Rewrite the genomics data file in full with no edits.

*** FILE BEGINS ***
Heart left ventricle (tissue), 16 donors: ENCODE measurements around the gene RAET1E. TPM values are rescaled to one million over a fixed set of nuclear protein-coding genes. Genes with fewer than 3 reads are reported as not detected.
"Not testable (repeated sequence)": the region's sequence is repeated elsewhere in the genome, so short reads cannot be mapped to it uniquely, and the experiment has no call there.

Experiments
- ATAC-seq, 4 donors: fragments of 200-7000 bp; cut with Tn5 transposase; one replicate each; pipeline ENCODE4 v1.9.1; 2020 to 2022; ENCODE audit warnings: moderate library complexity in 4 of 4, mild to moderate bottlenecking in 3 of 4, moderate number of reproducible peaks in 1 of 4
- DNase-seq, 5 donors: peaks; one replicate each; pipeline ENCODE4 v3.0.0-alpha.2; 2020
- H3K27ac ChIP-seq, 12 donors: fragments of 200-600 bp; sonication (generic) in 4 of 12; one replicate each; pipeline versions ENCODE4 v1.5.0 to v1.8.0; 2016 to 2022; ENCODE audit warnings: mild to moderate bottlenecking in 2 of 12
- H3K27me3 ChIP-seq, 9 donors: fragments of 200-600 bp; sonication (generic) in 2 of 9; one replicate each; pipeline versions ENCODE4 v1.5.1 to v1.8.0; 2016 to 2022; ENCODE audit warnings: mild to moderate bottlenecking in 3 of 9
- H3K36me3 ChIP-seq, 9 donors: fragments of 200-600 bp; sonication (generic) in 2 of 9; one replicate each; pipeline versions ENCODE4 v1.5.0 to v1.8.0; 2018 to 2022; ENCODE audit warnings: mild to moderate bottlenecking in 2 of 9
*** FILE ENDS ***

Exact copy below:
Heart left ventricle (tissue), 16 donors: ENCODE measurements around the gene RAET1E. TPM values are rescaled to one million over a fixed set of nuclear protein-coding genes. Genes with fewer than 3 reads are reported as not detected.
"Not testable (repeated sequence)": the region's sequence is repeated elsewhere in the genome, so short reads cannot be mapped to it uniquely, and the experiment has no call there.

Experiments
- ATAC-seq, 4 donors: fragments of 200-7000 bp; cut with Tn5 transposase; one replicate each; pipeline ENCODE4 v1.9.1; 2020 to 2022; ENCODE audit warnings: moderate library complexity in 4 of 4, mild to moderate bottlenecking in 3 of 4, moderate number of reproducible peaks in 1 of 4
- DNase-seq, 5 donors: peaks; one replicate each; pipeline ENCODE4 v3.0.0-alpha.2; 2020
- H3K27ac ChIP-seq, 12 donors: fragments of 200-600 bp; sonication (generic) in 4 of 12; one replicate each; pipeline versions ENCODE4 v1.5.0 to v1.8.0; 2016 to 2022; ENCODE audit warnings: mild to moderate bottlenecking in 2 of 12
- H3K27me3 ChIP-seq, 9 donors: fragments of 200-600 bp; sonication (generic) in 2 of 9; one replicate each; pipeline versions ENCODE4 v1.5.1 to v1.8.0; 2016 to 2022; ENCODE audit warnings: mild to moderate bottlenecking in 3 of 9
- H3K36me3 ChIP-seq, 9 donors: fragments of 200-600 bp; sonication (generic) in 2 of 9; one replicate each; pipeline versions ENCODE4 v1.5.0 to v1.8.0; 2018 to 2022; ENCODE audit warnings: mild to moderate bottlenecking in 2 of 9